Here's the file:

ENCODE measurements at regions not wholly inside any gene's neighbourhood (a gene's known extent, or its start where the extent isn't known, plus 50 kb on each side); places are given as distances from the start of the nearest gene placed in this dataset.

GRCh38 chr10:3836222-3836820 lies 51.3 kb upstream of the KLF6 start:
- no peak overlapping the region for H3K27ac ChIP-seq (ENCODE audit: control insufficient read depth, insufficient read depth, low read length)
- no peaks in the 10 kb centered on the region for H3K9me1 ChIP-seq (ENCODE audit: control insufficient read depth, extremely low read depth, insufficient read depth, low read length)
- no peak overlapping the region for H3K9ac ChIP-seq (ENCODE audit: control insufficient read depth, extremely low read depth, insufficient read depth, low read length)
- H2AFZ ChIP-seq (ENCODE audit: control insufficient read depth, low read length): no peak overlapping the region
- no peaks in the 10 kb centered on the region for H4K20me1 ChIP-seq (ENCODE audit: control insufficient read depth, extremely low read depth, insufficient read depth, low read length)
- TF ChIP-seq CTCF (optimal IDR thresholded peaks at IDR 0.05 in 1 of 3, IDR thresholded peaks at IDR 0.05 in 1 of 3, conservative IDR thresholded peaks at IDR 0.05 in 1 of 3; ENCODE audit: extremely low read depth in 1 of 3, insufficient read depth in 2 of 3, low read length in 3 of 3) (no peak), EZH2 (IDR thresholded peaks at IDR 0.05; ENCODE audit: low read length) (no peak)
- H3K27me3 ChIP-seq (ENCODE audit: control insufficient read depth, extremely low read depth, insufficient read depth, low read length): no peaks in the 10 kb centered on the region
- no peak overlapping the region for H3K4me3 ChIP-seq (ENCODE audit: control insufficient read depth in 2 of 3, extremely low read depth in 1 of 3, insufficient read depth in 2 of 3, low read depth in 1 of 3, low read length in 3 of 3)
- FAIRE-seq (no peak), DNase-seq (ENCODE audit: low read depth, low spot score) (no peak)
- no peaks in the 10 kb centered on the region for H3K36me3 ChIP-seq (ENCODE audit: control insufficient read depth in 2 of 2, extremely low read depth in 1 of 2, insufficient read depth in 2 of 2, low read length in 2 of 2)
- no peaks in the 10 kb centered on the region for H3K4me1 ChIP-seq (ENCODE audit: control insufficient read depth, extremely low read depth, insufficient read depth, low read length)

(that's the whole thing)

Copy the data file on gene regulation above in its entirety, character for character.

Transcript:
ENCODE measurements at regions not wholly inside any gene's neighbourhood (a gene's known extent, or its start where the extent isn't known, plus 50 kb on each side); places are given as distances from the start of the nearest gene placed in this dataset.

GRCh38 chr10:3836222-3836820 lies 51.3 kb upstream of the KLF6 start:
- no peak overlapping the region for H3K27ac ChIP-seq (ENCODE audit: control insufficient read depth, insufficient read depth, low read length)
- no peaks in the 10 kb centered on the region for H3K9me1 ChIP-seq (ENCODE audit: control insufficient read depth, extremely low read depth, insufficient read depth, low read length)
- no peak overlapping the region for H3K9ac ChIP-seq (ENCODE audit: control insufficient read depth, extremely low read depth, insufficient read depth, low read length)
- H2AFZ ChIP-seq (ENCODE audit: control insufficient read depth, low read length): no peak overlapping the region
- no peaks in the 10 kb centered on the region for H4K20me1 ChIP-seq (ENCODE audit: control insufficient read depth, extremely low read depth, insufficient read depth, low read length)
- TF ChIP-seq CTCF (optimal IDR thresholded peaks at IDR 0.05 in 1 of 3, IDR thresholded peaks at IDR 0.05 in 1 of 3, conservative IDR thresholded peaks at IDR 0.05 in 1 of 3; ENCODE audit: extremely low read depth in 1 of 3, insufficient read depth in 2 of 3, low read length in 3 of 3) (no peak), EZH2 (IDR thresholded peaks at IDR 0.05; ENCODE audit: low read length) (no peak)
- H3K27me3 ChIP-seq (ENCODE audit: control insufficient read depth, extremely low read depth, insufficient read depth, low read length): no peaks in the 10 kb centered on the region
- no peak overlapping the region for H3K4me3 ChIP-seq (ENCODE audit: control insufficient read depth in 2 of 3, extremely low read depth in 1 of 3, insufficient read depth in 2 of 3, low read depth in 1 of 3, low read length in 3 of 3)
- FAIRE-seq (no peak), DNase-seq (ENCODE audit: low read depth, low spot score) (no peak)
- no peaks in the 10 kb centered on the region for H3K36me3 ChIP-seq (ENCODE audit: control insufficient read depth in 2 of 2, extremely low read depth in 1 of 2, insufficient read depth in 2 of 2, low read length in 2 of 2)
- no peaks in the 10 kb centered on the region for H3K4me1 ChIP-seq (ENCODE audit: control insufficient read depth, extremely low read depth, insufficient read depth, low read length)